Many myths exist in weight training, and conventional wisdom can sometimes take you far off track from your goals in the gym. For example, training with weights will make you oversized and inflexible or if you train with heavy weights will make you heavy and slow wheather you are a man or woman; or that squatting below parallel will lead to nothing but injuries. None of these statements are completely truthful. Training regularly in a shortened range of motion will likely keep you a lot less flexible or bouncing your body through the bottom of a full squat leads to a good possibility of injuring yourself. Weight training performed in proper and an appropriate manner could likely put these myths to rest.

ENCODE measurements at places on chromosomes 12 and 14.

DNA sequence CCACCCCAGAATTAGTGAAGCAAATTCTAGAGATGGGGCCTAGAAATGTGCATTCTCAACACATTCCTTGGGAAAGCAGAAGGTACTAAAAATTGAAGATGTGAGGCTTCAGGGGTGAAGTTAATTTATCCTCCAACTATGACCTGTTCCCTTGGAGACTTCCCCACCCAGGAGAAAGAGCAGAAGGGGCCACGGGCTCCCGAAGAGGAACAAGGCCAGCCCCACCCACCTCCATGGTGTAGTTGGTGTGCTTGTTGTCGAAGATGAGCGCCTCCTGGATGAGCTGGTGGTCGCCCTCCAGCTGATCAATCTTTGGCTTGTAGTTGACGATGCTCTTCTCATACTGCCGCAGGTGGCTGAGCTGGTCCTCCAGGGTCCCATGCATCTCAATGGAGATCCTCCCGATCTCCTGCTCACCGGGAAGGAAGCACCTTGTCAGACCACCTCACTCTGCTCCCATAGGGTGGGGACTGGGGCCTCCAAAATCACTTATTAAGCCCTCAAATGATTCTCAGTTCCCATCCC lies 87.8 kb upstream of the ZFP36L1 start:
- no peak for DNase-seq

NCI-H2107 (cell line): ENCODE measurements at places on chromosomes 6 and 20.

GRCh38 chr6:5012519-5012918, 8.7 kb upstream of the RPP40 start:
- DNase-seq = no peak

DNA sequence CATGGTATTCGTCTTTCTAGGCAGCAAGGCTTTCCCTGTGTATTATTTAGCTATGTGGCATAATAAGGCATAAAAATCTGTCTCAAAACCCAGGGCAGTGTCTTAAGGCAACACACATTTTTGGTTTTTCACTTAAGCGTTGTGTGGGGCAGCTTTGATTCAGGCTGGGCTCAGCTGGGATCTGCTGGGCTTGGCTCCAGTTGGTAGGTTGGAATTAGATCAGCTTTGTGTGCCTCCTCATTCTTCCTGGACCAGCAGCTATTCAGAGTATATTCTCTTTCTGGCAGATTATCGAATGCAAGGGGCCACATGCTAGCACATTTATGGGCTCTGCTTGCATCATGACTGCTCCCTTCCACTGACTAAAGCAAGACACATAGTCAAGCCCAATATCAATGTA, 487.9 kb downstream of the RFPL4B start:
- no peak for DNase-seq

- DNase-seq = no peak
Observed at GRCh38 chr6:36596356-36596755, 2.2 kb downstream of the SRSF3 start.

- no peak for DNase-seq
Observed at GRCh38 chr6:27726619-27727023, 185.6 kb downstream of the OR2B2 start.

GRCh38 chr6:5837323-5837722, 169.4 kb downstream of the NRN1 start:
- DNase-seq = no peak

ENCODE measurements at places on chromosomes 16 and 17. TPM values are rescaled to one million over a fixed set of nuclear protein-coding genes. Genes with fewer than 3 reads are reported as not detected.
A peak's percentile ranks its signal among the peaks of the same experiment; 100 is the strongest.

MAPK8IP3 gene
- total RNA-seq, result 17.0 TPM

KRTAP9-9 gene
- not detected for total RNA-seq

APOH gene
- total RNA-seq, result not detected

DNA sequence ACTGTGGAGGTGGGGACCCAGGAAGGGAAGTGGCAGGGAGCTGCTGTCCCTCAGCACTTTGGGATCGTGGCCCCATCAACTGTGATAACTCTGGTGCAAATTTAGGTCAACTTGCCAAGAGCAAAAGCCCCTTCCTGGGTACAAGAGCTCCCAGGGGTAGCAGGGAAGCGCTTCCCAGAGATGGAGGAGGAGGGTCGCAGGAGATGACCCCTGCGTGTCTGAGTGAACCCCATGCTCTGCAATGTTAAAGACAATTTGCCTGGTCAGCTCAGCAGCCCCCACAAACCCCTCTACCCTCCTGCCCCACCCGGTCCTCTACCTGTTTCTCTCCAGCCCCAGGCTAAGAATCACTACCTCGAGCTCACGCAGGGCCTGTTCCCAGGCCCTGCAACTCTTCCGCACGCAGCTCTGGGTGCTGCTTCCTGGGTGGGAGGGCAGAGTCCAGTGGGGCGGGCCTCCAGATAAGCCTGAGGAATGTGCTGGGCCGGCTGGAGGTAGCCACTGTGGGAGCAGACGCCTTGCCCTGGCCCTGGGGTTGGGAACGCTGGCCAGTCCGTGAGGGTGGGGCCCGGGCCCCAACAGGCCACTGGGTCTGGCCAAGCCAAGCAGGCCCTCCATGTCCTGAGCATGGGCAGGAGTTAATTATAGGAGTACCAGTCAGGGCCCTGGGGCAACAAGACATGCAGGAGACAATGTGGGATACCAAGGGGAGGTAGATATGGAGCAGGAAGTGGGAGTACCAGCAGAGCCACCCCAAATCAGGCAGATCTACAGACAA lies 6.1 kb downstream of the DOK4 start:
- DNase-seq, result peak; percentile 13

Full Range of Motion?
A common area that people neglect or misunderstand is Range of Motion and how it can be related to injury prevention (ROM, the full range that a weight is moved from the bottom of the exercise to the top). It depends on the individual and the particular joint, but for the most part, you should practice moving through the full ROM; the way our joints are designed to move. Most people don't appreciate how powerful a tool weight training can be to increase flexibility. Olympic weight lifters are the second most flexible athlete next to the olympic gymnast. But weight training can also be a powerful tool to decrease flexibility; when you take the traditional muscle-bound bodybuilder type who constantly trains with shortened range of motion.
by John Catanzarowww.fitnet.ca/